The daughter of a Christies Care client has kindly shared her mother’s story, showing the positive effects that having live in care had on her mother’s quality of life.
Bubbles – July 1st, 1921 to April 24th, 2018
Born in Ipswich, Suffolk, although moving around the country, Bubbles spent the last twenty years of her life back in her home town. She led an active life, in her years she was in the land army, following in her father’s footsteps of working the land.
After her marriage she continued to work on the farm and when family came along they spent most of their days out in the fields with her, sitting on the tractor or watching as the cows were milked, eggs collected or animal feed mixed for the animals.
After retiring from full time employment at the age of 70 years young, Bubbles took up volunteer work as a chef in a care home. Preparing meals from scratch and watching the ‘old people’ enjoy their favourite foods, at times using their own recipe.
At the age of 95, and still living independently, taking at least four holidays a year, she was still leading an active life – walking into town (a good 10 minute walk) or to the corner shop most days.
Then, out of the blue, she slipped from her chair. Unable to get up, she called for assistance and ended up in hospital. While there, picking up a chest infection, it was downhill from there, after spending 6 weeks on bed care.
When family visited she was assisted from bed to chair – afraid of being left there, she always insisted she was helped back to bed before they left. This was the only time she sat in the chair! This led to muscle weakness and, on leaving hospital, could no longer weight-bear.
Bubbles was sent home with 3 pop-in care visits a day, lasting 15 mins each. This meant she could be left for up to 16 hours with no visit. A hot cup of tea was not allowed, nor was a cup and saucer or even a mug. Instead, it was presented in a ‘tippee’ cup (yes with a lid), lukewarm and milky (her pet hate). Meals were all microwaved, and food was left in the fridge to go mouldy!
Her son-in-law would visit three times a week to collect washing, clean the fridge, make a hot cup of tea, chat and make her comfortable. Bubbles’ daughter then visited over the weekend, to tidy the house, bring the clean laundry, etc. and help with a bed bath (as the bathroom was no longer accessible). This is how Bubbles spent most of her days for three long weeks.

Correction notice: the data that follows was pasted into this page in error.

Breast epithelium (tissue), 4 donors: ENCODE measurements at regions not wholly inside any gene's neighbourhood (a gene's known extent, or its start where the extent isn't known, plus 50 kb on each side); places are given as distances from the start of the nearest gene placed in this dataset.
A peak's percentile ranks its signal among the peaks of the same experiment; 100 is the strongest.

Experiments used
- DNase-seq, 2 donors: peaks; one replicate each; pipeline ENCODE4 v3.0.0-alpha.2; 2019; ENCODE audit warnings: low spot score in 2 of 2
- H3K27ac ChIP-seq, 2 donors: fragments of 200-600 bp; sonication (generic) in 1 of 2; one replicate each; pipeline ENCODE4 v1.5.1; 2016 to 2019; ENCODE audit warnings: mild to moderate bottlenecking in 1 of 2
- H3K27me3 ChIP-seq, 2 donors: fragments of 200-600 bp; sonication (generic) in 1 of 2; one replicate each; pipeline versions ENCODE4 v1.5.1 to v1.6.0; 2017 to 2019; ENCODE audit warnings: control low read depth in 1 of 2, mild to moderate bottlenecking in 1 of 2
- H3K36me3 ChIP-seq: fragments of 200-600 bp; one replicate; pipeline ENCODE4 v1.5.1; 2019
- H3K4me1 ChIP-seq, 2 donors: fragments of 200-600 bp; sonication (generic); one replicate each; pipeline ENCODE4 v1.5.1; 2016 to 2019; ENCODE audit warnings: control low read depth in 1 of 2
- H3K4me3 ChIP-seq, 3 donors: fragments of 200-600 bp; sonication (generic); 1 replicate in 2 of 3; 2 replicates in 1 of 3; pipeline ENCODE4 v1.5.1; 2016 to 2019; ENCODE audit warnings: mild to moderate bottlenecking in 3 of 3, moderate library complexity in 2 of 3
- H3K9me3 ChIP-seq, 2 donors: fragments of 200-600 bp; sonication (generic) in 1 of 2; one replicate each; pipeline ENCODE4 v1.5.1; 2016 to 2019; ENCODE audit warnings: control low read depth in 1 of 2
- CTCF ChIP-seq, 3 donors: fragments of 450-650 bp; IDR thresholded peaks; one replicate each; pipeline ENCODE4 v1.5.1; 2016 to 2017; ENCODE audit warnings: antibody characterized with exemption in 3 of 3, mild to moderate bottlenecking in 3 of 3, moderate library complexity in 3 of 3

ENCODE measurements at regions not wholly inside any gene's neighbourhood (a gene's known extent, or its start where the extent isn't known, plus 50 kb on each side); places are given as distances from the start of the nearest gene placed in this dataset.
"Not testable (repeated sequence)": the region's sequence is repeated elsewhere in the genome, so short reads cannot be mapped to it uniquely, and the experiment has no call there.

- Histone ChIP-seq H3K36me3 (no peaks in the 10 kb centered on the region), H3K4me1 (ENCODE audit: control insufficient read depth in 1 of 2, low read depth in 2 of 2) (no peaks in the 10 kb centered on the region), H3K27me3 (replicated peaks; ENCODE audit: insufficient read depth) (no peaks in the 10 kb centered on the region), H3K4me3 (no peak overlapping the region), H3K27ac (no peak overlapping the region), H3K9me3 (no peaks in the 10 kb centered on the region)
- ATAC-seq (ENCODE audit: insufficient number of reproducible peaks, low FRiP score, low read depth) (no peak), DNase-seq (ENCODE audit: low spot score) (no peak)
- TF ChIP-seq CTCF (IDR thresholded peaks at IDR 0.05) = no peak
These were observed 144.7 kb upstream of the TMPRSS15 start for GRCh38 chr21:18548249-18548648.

She started to go downhill fast and began to give up, this was no life.
Then the flat was quickly rearranged and the pop-in care agency cancelled. This is when, in Bubbles words, “an angel arrived”. Arranged by her son and daughter, a live-in carer arrived from Christies Care. The life that she thought was gone, came back. Bubbles spent one more spell in hospital, when the chest infection flared up, but every day, all day, her carer was there at her bedside.
Six days later she was back in her flat once again. Her ‘little palace’, and this is how the carers kept it. Her little home kept as she would have done if she was able to do so. Although on bed care she was not bored, but still helped as the carers involved her with ornaments to wash/polish, flowers to arrange and vegetables to prepare. And, most importantly, a hot cup of tea whenever she fancied one – and in a cup! Her favourite food cooked from scratch and a complete change of clothing daily.
She spent time in her chair most days. They played games, knitted and watched television together. And medication was on time. The afternoons were ‘me’ time when Bubbles would take a nap, read a book or do the crossword while her carer went into town, taking her down-time. Life was great.
She had some lovely carers, all with their own personality, just like Bubbles. Winter came and one morning she awoke to a mini snowman sitting on the windowsill. Spring brought the birds back to the garden and a feeder was attached outside the window that attracted a few birds.
Once again she was loving life – different, but happy!
Bubbles ended up with a regular carer. They used to have a ‘Silly Saturday’ – watching strictly was great, they would dress-up for the occasion with full make-up, following the theme of the night an eat popcorn, pancakes, ice cream, whatever was decided. Athletics was her favourite so both would sit and each pick a favourite (biscuits were placed as a bet) and they would cheer him or her along.
Christmas came and her carer surprised her with a Christmas tree that they both decorated. Bubbles hadn’t had one for years as Christmas was usually spent with family.
Sunday morning was sing along time – CD on and they were off in full voice. One summer day with the window open letting in a lovely breeze, they were both singing at the top of their voices when there was a knock on the floor (the ceiling) from the flat above asking them if they “knew what time it was?” and to calm down. That made her day, at 96 being told to calm down! Well … it was 10.30am and they had been up and about for over three hours.
Bubbles left this world on April 24th, 2018 having spent the most wonderful past year with her very special, well-trained live-in carers – one by her side to the end (after making her favourite cup of tea).
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